Govt abandons plans for dedicated Garda Insurance Fraud Unit

Plans for a dedicated Garda Insurance Fraud Unit have been abandoned.

A letter from the Justice Minister Charlie Flanagan to TD John Curran said a more general anti-fraud approach is being adopted instead.

Mr Flanagan said the Garda National Economic Crime Bureau will guide divisions and provide training in the investigation of insurance fraud.

Minister Flanagan said: "The Garda Commissioner is of the view, with regard to fraud investigations including insurance fraud, that a divisional focus is preferable rather than the establishment of a centralised investigation unit.

"This approach is aligned with a general divisional-focused Garda model. It is the intention of the Commissioner that the Garda National Economic Crime Bureau (GNECB) will guide divisions and provide training in the investigation of insurance fraud."

Peter Boland, director of the Alliance for Insurance Reform, said that the Government has "fudged" on their promise of a specialised insurance fraud unit but urge the Government to use personal injury funds to get the plan going.

He said: "After two years of delay, it now appears that a fudge is being developed by way of generalised divisional fraud units. If the highly-specialised and technical crime of insurance fraud is to be properly tackled, this structure must at very least have a properly-funded, specialised unit at headquarters level coordinating a specific response to insurance fraud.

"Not only would such a structure provide a dedicated channel for complaints and prosecutions regarding insurance fraud, but it would act as a clear deterrent to anyone considering lodging a fraudulent or exaggerated insurance claim.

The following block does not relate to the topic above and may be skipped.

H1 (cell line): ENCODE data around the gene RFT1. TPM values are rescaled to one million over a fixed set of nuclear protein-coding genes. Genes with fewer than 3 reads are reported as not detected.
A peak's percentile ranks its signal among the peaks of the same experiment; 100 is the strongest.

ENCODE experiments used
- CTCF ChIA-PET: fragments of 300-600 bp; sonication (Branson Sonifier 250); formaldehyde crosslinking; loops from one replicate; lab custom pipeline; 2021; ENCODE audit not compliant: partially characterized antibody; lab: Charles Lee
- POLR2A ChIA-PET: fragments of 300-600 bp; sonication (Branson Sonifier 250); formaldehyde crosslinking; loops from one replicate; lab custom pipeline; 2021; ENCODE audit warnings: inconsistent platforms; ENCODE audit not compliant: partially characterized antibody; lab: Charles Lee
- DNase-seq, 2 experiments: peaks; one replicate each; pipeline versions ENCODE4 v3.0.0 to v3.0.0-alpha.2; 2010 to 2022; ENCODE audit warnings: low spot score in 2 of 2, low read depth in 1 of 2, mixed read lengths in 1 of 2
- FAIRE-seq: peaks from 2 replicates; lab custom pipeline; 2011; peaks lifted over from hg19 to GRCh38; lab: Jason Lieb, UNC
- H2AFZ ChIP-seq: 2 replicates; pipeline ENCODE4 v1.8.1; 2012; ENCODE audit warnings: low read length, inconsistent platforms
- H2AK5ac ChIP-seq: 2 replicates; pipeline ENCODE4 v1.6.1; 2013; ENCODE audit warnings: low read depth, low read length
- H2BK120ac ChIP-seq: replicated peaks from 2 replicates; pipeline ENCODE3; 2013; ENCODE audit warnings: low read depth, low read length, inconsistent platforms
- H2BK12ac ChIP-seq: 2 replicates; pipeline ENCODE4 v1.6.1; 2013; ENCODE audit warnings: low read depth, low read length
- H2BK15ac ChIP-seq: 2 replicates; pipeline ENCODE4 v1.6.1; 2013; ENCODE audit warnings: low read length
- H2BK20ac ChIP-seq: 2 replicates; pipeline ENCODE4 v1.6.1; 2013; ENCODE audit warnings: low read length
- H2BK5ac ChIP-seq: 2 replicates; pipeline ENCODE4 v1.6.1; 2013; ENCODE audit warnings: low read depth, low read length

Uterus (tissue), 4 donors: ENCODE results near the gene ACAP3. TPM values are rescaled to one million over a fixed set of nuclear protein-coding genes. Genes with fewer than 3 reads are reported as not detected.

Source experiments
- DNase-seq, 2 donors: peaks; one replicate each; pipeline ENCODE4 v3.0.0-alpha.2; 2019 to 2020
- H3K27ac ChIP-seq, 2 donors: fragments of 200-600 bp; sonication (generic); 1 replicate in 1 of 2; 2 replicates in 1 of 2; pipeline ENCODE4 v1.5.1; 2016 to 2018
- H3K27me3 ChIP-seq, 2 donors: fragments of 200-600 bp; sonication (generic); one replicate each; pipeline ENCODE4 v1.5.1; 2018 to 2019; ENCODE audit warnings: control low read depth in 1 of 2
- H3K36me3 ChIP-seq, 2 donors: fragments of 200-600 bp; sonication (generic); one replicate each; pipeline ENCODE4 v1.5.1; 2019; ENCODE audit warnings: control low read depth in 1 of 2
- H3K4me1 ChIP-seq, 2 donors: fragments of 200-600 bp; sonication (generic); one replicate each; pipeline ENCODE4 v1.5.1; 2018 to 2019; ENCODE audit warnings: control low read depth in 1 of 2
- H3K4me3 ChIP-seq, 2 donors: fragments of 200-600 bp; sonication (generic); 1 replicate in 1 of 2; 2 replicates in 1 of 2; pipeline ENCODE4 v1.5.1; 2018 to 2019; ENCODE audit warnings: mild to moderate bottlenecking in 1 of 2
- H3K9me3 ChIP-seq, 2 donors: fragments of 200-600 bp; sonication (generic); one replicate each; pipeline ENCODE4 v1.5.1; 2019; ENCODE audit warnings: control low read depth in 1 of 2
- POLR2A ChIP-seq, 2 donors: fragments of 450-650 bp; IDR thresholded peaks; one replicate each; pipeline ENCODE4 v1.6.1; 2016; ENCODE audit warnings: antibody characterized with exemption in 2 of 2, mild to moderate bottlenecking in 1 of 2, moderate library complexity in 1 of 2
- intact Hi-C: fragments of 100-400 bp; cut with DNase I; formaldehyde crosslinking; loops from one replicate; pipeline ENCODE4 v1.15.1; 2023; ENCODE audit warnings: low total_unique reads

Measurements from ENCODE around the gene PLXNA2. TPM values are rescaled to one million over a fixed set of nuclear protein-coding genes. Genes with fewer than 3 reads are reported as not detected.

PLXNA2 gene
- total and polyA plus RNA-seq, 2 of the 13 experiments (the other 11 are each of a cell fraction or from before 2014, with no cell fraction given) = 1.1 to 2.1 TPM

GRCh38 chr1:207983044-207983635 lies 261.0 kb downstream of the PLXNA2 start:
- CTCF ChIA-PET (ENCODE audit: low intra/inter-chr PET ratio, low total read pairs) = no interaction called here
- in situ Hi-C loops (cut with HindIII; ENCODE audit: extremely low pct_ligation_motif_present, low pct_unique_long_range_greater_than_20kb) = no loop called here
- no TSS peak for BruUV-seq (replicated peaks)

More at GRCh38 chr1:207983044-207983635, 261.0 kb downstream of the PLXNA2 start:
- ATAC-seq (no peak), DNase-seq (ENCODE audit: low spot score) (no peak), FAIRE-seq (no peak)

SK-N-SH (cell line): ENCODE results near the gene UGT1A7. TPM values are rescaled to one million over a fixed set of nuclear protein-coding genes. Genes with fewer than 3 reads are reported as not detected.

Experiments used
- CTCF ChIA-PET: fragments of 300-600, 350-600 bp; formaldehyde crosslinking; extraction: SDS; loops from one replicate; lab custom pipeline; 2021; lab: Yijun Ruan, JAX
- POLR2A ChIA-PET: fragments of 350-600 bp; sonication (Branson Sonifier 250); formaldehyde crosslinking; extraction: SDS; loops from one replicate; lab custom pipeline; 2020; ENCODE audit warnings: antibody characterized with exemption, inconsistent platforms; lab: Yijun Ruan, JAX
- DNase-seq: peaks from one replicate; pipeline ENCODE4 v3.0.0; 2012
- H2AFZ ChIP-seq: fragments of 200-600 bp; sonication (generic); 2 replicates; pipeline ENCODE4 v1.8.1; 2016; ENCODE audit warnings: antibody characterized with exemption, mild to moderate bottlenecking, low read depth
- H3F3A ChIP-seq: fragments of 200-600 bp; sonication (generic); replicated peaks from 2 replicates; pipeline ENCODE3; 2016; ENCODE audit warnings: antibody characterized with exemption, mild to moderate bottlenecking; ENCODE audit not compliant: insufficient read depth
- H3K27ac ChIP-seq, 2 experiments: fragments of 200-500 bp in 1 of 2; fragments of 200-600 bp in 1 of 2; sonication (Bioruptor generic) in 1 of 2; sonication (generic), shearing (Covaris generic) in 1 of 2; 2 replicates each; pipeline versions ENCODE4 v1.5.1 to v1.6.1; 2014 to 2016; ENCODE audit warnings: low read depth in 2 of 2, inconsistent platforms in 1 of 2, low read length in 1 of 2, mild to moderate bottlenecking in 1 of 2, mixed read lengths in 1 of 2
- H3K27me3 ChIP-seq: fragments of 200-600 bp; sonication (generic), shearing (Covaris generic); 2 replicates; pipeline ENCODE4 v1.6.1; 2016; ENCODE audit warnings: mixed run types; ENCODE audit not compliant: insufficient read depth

"The key to successfully tackling insurance fraud is resources. If what has been announced is just part of a restructuring with no new resources then we can have little confidence that insurance fraud will get the priority it deserves.

The Personal Injuries Assessment Board has reserves of over €17,000,000 which consists primarily of fees paid by policyholders against whom claims have been lodged.

"So it would make absolute sense that the Government use these funds to establish a dedicated Garda unit that would be central to the fight against fraudulent claims."

More on this topic

Fines of €100,000 or jail for insurance fraud

Survey finds average 200% rise in insurance for businesses and charities

Combined profits at 17 insurance firms rise by more than 1,300% in a year

Banks failing to deliver home insurance value

More in this Section

Two Irish people scoop €500k in EuroMillions Plus

Man arrested following discovery of woman's body in Westport

'I got a second chance at life': Breast cancer survivor who left school at 17 graduates from Trinity

Gardaí appeal for witnesses of alleged racial abuse on train


Lifestyle

John McCarthy gives standout performance but Evening Train takes safe route

The Currabinny cooks celebrate the courgette

Cork city in the rare oul’ times

What next for Madonna?

More From The Irish Examiner